12 November 2015
More than 200 writers including Salman Rushdie, Val McDermid and Ian McEwan have called on David Cameron to address India’s “rising climate of fear” with its Prime Minister Narendra Modi.
An open letter has been published by Pen International as Mr Modi flies into the UK for a three-day visit.
The writers have expressed concern over the “growing intolerance and violence towards critical voices” in India.
They want to urge Mr Modi to “safeguard freedom of expression”.
The letter has been signed by hundreds of members and supporters of Pen International’s centres in England, Scotland and Wales, including Nikita Lalwani, Henry Marsh, Hari Kunzru, Neel Mukherjee and Owen Sheers.
It urges the British prime minister to raise the “crucial” issue with Mr Modi both “publicly and privately” during his visit, where plans include addressing parliament, visiting the Queen and staying at Chequers.
The letter highlights threats made to writers who have “challenged orthodoxy or fundamentalism in India”, and the murders of three intellectuals – Malleshappa Madivalappa Kalburgi, Govind Pansare and Narendra Dabholkar – in the last two years.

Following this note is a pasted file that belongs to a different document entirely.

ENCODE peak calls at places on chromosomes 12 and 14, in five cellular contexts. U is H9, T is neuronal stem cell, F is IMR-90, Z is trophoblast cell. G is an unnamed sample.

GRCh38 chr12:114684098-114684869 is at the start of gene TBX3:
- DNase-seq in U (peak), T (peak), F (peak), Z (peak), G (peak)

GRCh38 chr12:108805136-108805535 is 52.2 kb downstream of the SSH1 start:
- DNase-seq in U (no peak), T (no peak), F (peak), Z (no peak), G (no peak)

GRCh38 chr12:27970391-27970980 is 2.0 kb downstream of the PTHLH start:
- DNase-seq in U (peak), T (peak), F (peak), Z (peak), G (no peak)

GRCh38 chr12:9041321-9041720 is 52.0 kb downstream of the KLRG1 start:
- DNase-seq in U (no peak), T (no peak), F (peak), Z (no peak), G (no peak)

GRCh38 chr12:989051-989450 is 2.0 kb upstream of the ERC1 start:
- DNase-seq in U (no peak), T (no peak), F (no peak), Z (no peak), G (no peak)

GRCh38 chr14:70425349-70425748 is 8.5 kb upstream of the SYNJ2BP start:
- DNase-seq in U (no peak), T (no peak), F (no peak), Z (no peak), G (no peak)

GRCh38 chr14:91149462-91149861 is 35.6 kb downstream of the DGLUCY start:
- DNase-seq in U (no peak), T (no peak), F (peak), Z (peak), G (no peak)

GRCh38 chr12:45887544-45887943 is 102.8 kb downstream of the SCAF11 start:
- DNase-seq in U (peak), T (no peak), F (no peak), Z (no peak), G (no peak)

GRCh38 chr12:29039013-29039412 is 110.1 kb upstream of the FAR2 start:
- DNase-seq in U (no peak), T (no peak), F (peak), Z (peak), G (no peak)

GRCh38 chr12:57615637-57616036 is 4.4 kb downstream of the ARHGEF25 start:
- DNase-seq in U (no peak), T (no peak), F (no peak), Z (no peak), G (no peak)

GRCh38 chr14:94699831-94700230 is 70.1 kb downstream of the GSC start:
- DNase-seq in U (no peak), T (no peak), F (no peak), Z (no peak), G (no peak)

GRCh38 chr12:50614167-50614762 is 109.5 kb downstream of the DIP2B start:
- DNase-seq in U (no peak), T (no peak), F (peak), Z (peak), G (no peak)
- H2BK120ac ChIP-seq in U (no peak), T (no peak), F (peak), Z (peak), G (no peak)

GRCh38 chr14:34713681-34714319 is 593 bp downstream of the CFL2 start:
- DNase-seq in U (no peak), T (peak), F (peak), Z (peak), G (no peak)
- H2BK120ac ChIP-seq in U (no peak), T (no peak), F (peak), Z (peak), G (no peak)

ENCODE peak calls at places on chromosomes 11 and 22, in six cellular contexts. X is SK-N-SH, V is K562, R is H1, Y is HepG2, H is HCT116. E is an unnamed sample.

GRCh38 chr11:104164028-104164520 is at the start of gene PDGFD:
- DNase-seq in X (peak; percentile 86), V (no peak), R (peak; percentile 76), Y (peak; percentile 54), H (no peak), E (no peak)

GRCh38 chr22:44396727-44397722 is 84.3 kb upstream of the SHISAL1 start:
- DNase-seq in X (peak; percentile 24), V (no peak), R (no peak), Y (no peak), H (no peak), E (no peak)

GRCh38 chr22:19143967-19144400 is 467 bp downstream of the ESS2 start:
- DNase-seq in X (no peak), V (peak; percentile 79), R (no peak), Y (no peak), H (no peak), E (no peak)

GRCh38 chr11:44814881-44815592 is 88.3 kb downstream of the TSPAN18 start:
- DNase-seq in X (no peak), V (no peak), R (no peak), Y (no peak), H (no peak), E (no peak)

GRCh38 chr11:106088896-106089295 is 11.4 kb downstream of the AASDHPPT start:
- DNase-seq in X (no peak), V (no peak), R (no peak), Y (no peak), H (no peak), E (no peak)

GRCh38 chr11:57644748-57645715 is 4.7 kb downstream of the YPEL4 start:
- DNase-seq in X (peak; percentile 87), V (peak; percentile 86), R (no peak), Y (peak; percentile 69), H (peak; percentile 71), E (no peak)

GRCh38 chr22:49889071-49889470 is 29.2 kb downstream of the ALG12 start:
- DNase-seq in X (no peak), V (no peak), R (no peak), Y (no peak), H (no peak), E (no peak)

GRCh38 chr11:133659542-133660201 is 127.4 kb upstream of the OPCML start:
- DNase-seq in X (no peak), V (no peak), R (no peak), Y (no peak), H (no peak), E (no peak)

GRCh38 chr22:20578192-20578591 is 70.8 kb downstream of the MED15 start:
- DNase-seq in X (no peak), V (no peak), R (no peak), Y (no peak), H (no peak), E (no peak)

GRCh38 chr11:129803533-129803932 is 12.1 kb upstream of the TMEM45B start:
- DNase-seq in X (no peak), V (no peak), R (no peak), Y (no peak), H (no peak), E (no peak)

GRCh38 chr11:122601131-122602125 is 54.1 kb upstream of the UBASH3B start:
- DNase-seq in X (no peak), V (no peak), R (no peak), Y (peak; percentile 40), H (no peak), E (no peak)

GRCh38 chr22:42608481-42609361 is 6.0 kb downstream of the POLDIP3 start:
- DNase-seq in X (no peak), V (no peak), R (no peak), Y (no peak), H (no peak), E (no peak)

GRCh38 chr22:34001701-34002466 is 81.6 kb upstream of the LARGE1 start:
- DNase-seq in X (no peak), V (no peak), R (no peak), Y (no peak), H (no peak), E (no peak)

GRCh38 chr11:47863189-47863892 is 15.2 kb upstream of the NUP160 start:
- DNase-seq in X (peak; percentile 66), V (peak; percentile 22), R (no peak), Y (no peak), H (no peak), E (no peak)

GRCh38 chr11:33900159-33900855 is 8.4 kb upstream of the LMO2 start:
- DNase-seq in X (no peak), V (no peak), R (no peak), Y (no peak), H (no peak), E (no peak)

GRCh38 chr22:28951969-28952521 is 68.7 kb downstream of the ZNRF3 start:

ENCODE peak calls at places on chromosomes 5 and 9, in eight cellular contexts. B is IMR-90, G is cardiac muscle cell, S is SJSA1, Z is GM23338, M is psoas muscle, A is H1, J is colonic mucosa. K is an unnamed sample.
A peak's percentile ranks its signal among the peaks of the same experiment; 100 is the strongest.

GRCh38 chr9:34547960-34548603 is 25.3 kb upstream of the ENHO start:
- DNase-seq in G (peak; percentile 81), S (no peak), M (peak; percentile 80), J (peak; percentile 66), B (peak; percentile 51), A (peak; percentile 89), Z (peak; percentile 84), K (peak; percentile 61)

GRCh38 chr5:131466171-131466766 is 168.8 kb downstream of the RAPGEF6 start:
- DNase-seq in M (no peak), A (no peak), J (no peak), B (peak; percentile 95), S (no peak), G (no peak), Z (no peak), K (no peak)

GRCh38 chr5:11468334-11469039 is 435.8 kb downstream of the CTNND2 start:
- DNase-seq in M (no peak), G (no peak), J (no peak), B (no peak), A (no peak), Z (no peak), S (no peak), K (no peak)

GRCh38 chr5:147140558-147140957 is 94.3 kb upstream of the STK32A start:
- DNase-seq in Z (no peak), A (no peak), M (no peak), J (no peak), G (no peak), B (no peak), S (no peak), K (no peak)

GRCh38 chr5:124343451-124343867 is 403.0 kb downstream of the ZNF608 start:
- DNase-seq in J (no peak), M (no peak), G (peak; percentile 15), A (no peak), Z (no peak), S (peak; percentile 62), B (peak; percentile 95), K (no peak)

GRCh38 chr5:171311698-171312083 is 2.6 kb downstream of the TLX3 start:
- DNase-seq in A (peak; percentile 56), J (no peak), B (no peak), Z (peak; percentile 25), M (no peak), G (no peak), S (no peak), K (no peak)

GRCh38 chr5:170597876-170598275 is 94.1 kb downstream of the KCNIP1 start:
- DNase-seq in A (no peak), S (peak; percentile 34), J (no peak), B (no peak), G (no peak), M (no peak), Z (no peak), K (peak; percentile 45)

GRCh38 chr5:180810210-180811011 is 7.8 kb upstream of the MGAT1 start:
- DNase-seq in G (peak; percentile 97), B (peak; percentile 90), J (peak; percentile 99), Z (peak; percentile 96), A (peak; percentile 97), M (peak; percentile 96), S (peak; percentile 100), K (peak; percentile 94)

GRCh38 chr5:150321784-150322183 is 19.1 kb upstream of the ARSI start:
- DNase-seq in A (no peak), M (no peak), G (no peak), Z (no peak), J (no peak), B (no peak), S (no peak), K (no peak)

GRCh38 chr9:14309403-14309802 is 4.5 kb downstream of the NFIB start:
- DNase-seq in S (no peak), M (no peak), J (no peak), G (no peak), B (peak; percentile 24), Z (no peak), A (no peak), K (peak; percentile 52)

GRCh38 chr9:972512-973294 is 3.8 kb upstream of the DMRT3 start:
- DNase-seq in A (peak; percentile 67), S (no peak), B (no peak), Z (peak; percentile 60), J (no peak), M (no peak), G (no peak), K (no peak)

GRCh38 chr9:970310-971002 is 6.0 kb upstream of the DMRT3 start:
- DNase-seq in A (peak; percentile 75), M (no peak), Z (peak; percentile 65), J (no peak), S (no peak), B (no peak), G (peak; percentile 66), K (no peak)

Recently at least 40 Indian novelists, poets and playwrights have returned prizes awarded by India’s National Academy of Letters in protest over the organisation’s silence on the attacks.
They criticised the academy’s failure to speak up and challenge the government to “demonstrate tolerance and protect free speech” and the “deteriorating political environment in which those expressing dissent have been attacked by government ministers”.
The letter concludes: “In line with the United Kingdom’s stated commitment to promoting human rights, we ask that you raise the above issues with Prime Minister Modi and urge him to provide better protection for writers, artists and other critical voices and ensure that freedom of speech is safeguarded.
“Without these protections a democratic, peaceful society is not possible.”
Downing Street has yet to respond to a request for comment on the letter.